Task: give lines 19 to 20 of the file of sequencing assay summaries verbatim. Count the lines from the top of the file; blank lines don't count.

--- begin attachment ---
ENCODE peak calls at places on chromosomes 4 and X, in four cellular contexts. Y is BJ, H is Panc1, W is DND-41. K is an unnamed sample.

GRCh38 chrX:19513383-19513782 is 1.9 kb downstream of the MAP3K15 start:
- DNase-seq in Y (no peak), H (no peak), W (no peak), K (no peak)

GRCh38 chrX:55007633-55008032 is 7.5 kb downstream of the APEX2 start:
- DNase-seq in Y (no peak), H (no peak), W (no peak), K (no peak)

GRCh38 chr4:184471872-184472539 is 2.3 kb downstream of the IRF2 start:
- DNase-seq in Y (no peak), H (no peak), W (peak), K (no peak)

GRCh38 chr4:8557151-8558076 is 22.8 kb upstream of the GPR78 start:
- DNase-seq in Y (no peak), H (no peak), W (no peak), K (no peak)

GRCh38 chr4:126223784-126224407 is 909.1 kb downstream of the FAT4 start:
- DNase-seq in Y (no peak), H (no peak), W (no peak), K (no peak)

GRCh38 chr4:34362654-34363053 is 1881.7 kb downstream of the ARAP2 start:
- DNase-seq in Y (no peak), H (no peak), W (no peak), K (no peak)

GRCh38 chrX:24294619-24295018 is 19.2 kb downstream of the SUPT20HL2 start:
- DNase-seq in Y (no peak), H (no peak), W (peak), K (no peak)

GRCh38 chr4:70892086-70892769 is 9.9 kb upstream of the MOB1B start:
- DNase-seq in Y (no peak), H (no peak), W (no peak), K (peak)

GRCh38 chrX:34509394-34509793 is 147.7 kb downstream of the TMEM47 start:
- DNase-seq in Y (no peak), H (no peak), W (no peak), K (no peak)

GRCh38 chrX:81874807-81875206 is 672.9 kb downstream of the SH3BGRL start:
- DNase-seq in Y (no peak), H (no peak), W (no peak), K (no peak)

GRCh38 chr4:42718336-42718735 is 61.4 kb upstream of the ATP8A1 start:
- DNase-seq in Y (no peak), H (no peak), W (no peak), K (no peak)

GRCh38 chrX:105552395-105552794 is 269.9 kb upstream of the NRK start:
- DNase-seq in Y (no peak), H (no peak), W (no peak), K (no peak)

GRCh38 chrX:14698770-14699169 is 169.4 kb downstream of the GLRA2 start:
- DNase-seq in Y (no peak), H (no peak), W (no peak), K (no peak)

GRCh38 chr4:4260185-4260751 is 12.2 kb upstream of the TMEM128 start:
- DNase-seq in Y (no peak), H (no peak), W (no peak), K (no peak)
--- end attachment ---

- DNase-seq in Y (no peak), H (no peak), W (no peak), K (no peak)

GRCh38 chrX:81874807-81875206 is 672.9 kb downstream of the SH3BGRL start: